Aside: the photo at the top of the post is of the front façade of the Pavilion because apparently no one takes pictures of the rear garden. It is emblematic of the history of slavery at the University that this staggeringly well-photographed Jeffersonian residence has very few photographs published of its back gardens and outbuildings. Even in the recent IATH project to create and render 3D models of the buildings, they appear to exist in a vacuum, without outbuildings.

Living (building) history: flat roofs on Lawn rooms

West Lawn (Pavilions I and III with student rooms), University of Virginia
West Lawn (Pavilions I and III with student rooms), University of Virginia

UVA Today: Jeffersonian Roofs Restored Over Lawn Rooms. When I lived at 3 West Lawn, there were pitched slate roofs over all the student rooms on the Lawn at the University of Virginia. Turns out that those roofs post-dated Jefferson. His original idea? Flat roofs. And the design was ingenious: Cover a serrated wooden roof with decking. The rain water would run down through the decking and run out through the valleys of the wood roofs. Kind of like this:

= = = = = = = = = =
^^^^^^^^^^^^^^^^^^^

Unfortunately, Jefferson’s vision outstripped his engineering. The wood sub-roof leaked, damaging the roof over the colonnade walkway. So in the 1830s the flat roofs were covered over with pitched slate roofs.

What I find so fascinating about the story is the fact that Jefferson’s original roofs were preserved under the slate for 180 years. I also like this tidbit:

“All the single-leaf doors were replaced in the 1990s with new half-leaf doors,” Kutney said. “We’ve more recently found evidence that the single-leaf was the original Jefferson condition, so we’re going back to the single-leaf.”

When I was a student, I had a discussion with the late J. Murray Howard about the ongoing renovations of the Lawn, including his dismay that students damaged the paint of the doors on their Lawn rooms by hanging signs on them advertising various student activities. He didn’t appreciate my observation that the students who occupied the Lawn were the living embodiment of Jefferson’s vision just as much as the buildings, and that part of the vitality of that vision was the presence of advertising for the student groups who had gotten them to the Lawn in the first place. Howard was responsible for adding the half-leaf doors. It’s petty of me, but I like the reminder that even experts can be wrong.

“…and let some of the bruise blood come out to show them”

Pitchfork: Blood and Echoes: The Story of Come Out, Steve Reich’s Civil Rights Era Masterpiece. One of Reich’s early experiments in tape loop composition, the composition treats the spoken testimony of 18-year-old Daniel Hamm, who was beaten by police for trying to protect Harlem school children from being injured by an overexcited patrolman.

Later unjustly incarcerated as one of the Harlem Nine, Hamm’s story lives in Reich’s composition. Beaten by six to 12 officers over the course of the night, they tried to refuse him medical treatment on the grounds that he wasn’t visibly bleeding. Hamm recalls that he reached down to a knotted bruise on his leg and “I had to, like, open the bruise up, and let some of the bruise blood come out to show them.” Reich loops this appalling statement via two tape players, one in each stereo channel, that drift slowly into and out of phase, into what has varyingly been described as a “raga,” a psychedelic experience, early minimalism, and media overload. To me, it speaks as a reminder that Black Lives Matter is responding to something that isn’t a new problem.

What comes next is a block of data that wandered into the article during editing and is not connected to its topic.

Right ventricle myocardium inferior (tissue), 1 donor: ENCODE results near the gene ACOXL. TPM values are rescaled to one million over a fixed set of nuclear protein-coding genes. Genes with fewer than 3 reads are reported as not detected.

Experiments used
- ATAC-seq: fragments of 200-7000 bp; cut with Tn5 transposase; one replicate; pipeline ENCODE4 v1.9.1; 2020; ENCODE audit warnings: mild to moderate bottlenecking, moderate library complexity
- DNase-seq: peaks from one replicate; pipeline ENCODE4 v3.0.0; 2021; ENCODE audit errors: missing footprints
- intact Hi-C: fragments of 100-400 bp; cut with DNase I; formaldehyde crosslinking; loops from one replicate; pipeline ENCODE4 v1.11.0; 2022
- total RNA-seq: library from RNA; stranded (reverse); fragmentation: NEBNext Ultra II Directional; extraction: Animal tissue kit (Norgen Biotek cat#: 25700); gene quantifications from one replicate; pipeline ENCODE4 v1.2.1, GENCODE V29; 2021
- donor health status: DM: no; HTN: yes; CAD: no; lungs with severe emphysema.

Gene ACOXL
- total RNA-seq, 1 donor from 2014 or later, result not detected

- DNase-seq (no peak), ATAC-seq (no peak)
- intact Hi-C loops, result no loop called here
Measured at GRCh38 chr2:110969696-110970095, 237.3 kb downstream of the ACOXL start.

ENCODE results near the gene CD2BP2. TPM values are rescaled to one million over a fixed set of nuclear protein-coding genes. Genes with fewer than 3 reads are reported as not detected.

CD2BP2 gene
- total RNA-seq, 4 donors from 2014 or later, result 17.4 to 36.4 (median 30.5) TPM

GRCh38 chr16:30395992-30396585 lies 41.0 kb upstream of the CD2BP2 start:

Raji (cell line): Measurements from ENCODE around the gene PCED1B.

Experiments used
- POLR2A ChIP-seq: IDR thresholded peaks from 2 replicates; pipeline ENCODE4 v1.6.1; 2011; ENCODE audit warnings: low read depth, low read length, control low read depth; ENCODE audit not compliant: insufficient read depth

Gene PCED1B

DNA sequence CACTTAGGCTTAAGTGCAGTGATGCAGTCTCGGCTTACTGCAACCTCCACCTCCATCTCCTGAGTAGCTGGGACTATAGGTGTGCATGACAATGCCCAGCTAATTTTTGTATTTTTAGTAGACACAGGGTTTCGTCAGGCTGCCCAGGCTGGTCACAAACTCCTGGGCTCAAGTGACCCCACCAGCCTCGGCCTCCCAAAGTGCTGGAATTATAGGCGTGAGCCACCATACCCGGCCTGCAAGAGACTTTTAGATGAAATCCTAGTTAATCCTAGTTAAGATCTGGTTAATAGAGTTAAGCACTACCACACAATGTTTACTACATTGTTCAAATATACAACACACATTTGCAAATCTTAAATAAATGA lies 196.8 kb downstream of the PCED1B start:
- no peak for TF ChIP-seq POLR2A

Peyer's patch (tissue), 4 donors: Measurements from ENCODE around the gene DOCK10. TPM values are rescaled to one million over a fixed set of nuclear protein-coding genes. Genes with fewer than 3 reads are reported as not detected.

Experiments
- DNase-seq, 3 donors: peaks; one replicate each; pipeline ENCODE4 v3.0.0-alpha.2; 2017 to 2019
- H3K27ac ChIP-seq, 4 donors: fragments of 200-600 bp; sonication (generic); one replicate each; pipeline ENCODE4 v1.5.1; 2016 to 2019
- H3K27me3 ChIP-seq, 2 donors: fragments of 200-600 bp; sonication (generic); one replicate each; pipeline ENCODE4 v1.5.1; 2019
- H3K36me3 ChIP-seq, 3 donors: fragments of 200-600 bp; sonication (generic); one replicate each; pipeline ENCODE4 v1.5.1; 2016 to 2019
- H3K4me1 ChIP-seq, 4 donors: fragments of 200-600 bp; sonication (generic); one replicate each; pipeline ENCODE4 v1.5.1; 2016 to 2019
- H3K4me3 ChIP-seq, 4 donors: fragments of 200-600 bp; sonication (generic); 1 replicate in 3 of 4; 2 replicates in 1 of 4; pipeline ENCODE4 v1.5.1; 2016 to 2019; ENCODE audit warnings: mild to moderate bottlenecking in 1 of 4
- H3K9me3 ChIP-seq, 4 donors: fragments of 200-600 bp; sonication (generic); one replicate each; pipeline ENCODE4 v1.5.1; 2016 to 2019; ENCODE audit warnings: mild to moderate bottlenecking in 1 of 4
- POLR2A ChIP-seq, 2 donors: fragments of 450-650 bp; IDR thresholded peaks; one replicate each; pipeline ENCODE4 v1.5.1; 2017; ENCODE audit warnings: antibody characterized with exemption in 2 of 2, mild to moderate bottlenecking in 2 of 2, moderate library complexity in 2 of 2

1953 “Christmas Carols”: “Advice to All Those Who Think That Being a Civil Engineer is the Greatest Form of Life”

1953-spectator-rudolph

In a follow up to the post about the 1953 Virginia Spectator and its booklet of ersatz carols, here’s one titled “Advice to All Those Who Think That Being a Civil Engineer is the Greatest Form of Life, or Rudolph the Red-Nosed Wahoo.” Just goes to show that the fine art of taunting the toolies—er, I mean, engineering students—is not new.

A few lyric references:

Slide rule: Precursor of the computer and electric calculator. Ask your dad.

The men of Rugby Road: Then as now, the center of fraternity parties. Presumably “first base” referred to socializing with women at fraternity parties, rather than “getting to first base” WITH a fraternity member; but you never know.

Thornton Hall: UVA engineering building.

“Punch”: UVA humor magazine of the 1940s and 1950s, sometimes appearing in the pages of the Spectator.

Rudolph the red-nosed wahoo,
Was a scroungy first-year man.
Oh how his slide rule hung out,
And oh how his nostrils ran.

He never got to first base
With the men of Rugby Road.
He settled for the worst place:
And at Thornton Hall he glowed.

Then one dreary Christmas eve
F. Scott’s ghost appeared:
“Rudolph with your nose so drippy
Try to act a bit more Chippy.”

Now he’s an English major,
He’s no longer out to lunch,
Sipping his dry martini,
And reading his last week’s “Punch.”

Out of the background: James Armistead Lafayette

Sarah Wells: Why We Need to Talk About James Armistead Lafayette. A thoughtful blog post from a high school student about a lesser known figure from the American Revolution.

James Armistead, born a slave in the possession of Virginian William Armistead, secured the permission of his master to join the American army under the command of General Lafayette. He became a spy, serving as a double agent to get information both from Benedict Arnold and from Lord Cornwallis. After the war, with support from both William Armistead and Lafayette, he petitioned the General Assembly for his freedom and was manumitted.

James Armistead Lafayette’s story gives me pause—not merely because of the general lack of knowledge about his life, but because of the small window of time during which his manumission was possible. Though William Armistead sounds enlightened, the odds that James would have been freed had he not rendered such extraordinary service to the new Republic—and had a war hero on his side—seems extremely unlikely. I would guess that if his story played out around 1830 or later (when he died), the sentiment of the average Virginia slaveowner would not have been toward freedom.